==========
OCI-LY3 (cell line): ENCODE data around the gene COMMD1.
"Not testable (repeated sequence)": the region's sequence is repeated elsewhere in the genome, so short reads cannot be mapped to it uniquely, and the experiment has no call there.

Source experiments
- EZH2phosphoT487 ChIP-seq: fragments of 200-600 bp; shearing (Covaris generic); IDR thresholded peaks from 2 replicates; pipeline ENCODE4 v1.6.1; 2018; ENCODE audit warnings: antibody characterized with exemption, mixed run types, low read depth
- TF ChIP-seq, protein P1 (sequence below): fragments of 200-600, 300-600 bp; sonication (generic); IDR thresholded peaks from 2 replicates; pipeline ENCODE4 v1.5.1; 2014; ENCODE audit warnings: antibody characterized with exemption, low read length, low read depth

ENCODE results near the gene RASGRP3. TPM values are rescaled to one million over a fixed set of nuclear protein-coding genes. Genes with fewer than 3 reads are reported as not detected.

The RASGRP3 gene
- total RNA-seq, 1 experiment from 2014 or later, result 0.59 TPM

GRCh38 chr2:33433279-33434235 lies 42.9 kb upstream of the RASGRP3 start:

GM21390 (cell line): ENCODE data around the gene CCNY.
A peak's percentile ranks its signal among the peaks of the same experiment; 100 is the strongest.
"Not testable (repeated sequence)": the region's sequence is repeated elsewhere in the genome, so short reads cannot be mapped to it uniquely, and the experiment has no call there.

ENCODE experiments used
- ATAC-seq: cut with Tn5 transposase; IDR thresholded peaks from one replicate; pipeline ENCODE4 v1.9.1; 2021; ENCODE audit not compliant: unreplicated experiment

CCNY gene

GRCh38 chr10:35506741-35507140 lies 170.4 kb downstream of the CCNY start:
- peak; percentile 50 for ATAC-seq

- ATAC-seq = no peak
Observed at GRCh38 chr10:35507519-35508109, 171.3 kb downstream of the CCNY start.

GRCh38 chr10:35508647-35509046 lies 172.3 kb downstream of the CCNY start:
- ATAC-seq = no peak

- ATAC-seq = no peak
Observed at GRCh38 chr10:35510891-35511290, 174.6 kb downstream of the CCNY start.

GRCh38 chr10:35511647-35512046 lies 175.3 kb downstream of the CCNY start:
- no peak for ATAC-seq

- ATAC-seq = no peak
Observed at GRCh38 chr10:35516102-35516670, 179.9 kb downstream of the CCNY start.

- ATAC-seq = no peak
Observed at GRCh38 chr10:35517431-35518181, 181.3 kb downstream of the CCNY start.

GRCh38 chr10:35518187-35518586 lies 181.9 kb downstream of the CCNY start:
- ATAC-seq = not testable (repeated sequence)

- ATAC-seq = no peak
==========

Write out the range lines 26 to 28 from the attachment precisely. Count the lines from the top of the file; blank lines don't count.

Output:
- ATAC-seq = no peak
Observed at GRCh38 chr10:35516102-35516670, 179.9 kb downstream of the CCNY start.

- ATAC-seq = no peak